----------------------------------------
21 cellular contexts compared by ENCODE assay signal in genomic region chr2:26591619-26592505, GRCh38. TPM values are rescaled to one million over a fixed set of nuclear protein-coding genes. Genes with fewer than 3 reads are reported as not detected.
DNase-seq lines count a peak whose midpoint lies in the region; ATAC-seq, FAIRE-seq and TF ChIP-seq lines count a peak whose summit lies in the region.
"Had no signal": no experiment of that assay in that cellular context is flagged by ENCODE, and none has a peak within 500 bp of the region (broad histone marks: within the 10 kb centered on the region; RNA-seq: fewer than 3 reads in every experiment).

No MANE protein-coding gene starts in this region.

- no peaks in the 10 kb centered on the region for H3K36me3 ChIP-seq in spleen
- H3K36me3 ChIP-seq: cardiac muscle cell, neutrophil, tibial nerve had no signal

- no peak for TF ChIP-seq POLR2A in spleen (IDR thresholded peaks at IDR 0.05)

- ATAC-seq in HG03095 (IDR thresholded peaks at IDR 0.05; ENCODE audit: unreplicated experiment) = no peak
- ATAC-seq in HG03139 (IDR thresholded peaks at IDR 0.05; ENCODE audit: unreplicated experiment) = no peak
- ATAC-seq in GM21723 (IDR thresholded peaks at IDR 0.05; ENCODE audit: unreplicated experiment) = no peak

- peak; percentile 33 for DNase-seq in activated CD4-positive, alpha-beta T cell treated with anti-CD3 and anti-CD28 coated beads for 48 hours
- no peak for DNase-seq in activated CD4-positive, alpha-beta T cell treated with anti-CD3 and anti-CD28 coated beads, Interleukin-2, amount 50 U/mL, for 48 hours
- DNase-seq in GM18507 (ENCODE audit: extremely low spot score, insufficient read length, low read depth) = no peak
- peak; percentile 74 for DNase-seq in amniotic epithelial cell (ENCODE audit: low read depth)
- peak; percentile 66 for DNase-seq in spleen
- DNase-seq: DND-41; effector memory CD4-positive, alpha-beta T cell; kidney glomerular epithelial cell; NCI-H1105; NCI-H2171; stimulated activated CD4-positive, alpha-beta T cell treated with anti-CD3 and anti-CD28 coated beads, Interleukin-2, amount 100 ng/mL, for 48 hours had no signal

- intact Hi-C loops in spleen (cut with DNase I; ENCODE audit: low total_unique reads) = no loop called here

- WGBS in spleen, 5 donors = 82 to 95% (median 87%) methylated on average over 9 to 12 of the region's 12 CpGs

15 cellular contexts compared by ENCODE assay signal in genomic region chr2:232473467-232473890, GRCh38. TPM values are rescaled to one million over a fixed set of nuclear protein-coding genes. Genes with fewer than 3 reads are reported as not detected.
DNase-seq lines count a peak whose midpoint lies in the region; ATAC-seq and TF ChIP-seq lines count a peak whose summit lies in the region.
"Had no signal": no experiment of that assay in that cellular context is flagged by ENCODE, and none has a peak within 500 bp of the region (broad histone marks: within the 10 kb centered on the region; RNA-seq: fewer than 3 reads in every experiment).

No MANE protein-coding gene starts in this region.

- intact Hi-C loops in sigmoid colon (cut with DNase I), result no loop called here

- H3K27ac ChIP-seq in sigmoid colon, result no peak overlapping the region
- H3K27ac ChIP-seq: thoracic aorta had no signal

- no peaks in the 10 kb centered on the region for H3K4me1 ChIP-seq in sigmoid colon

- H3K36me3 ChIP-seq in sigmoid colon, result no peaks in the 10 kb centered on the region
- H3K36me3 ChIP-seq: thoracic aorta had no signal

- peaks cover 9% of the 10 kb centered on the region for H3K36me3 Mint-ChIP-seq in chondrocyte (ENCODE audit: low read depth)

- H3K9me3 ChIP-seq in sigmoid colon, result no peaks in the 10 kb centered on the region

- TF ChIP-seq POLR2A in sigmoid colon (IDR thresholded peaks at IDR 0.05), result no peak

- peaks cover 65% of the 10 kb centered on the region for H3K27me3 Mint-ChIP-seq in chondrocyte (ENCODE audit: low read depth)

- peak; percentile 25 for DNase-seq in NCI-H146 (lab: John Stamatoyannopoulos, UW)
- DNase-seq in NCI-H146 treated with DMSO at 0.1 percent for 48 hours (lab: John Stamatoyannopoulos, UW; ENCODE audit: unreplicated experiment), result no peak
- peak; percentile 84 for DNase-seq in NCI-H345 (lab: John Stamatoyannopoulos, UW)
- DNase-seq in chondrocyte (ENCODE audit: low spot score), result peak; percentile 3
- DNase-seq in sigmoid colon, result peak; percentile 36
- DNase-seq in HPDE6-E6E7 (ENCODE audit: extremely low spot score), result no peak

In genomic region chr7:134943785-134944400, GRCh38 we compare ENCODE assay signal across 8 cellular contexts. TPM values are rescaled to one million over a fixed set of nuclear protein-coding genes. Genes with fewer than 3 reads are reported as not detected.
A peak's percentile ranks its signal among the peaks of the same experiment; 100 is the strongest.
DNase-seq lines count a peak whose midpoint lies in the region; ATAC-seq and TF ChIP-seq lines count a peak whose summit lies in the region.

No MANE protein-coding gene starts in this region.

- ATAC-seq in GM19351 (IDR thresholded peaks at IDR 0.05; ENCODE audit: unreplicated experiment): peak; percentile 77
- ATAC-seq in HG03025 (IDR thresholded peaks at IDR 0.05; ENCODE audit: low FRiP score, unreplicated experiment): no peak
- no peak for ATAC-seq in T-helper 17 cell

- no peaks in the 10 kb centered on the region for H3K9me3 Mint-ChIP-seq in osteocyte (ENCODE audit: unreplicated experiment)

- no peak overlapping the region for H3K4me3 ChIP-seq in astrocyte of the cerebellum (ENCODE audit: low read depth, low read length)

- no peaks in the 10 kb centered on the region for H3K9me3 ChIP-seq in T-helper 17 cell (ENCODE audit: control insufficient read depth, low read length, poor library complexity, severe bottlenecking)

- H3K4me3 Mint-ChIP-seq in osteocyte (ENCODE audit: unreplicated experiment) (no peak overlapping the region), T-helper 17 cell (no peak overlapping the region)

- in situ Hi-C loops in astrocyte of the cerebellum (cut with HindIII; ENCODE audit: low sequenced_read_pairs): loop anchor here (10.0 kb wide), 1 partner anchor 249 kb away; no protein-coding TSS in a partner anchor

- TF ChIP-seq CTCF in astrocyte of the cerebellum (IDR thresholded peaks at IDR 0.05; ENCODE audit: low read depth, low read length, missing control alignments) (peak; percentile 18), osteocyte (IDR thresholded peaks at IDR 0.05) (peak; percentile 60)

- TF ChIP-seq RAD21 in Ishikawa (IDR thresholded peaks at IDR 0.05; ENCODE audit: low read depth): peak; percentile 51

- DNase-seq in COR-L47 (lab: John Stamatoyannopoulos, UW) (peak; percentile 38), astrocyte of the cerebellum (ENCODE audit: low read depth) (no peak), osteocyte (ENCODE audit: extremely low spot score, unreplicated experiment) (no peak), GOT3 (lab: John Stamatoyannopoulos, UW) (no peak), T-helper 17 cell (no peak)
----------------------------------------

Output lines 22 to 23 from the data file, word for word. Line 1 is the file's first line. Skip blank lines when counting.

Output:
No MANE protein-coding gene starts in this region.

- intact Hi-C loops in sigmoid colon (cut with DNase I), result no loop called here